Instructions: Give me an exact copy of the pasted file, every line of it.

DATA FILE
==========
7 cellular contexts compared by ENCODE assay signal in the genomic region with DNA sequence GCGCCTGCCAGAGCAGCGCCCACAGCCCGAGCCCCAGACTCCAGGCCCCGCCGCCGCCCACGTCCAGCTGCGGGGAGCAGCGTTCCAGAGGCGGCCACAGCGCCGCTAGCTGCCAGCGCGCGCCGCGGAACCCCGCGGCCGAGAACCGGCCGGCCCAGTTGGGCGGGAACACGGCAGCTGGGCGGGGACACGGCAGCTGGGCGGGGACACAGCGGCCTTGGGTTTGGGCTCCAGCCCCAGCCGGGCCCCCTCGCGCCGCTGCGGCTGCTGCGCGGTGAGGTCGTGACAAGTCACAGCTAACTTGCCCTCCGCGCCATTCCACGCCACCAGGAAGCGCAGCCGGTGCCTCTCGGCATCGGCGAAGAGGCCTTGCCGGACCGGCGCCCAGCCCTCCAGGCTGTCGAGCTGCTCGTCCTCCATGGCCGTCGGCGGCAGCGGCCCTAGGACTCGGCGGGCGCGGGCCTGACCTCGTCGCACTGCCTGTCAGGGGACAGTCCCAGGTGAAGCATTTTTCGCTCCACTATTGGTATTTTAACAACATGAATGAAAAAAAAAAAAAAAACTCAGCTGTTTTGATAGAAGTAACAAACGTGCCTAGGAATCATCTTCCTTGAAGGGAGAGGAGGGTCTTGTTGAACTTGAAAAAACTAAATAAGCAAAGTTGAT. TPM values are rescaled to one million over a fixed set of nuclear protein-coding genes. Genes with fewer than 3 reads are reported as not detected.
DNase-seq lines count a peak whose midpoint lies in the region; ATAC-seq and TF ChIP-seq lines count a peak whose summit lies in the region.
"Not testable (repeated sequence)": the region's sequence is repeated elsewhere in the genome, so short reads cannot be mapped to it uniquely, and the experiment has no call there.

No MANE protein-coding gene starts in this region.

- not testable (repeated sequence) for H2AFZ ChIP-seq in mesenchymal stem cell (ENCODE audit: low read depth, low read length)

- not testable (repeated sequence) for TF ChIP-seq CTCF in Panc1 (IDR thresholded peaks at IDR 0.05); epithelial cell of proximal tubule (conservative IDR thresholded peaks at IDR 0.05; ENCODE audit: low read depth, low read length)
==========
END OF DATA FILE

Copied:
7 cellular contexts compared by ENCODE assay signal in the genomic region with DNA sequence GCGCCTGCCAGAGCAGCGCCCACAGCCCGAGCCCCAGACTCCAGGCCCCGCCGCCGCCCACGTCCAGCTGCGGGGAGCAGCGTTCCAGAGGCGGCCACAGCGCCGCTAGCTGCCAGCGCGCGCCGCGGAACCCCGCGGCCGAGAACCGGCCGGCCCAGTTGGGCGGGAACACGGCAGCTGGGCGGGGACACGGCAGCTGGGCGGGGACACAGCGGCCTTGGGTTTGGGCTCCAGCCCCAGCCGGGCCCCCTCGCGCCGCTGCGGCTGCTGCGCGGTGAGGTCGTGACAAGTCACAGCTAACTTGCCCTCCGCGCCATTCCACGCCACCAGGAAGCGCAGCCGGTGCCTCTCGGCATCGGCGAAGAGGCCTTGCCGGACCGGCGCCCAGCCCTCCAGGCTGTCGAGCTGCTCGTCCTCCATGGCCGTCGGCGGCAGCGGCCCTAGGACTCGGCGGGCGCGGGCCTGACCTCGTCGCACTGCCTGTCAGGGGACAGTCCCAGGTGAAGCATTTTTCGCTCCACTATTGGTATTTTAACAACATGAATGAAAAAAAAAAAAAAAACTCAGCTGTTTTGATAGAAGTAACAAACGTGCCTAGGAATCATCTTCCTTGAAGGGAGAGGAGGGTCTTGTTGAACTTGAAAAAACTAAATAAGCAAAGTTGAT. TPM values are rescaled to one million over a fixed set of nuclear protein-coding genes. Genes with fewer than 3 reads are reported as not detected.
DNase-seq lines count a peak whose midpoint lies in the region; ATAC-seq and TF ChIP-seq lines count a peak whose summit lies in the region.
"Not testable (repeated sequence)": the region's sequence is repeated elsewhere in the genome, so short reads cannot be mapped to it uniquely, and the experiment has no call there.

No MANE protein-coding gene starts in this region.

- not testable (repeated sequence) for H2AFZ ChIP-seq in mesenchymal stem cell (ENCODE audit: low read depth, low read length)

- not testable (repeated sequence) for TF ChIP-seq CTCF in Panc1 (IDR thresholded peaks at IDR 0.05); epithelial cell of proximal tubule (conservative IDR thresholded peaks at IDR 0.05; ENCODE audit: low read depth, low read length)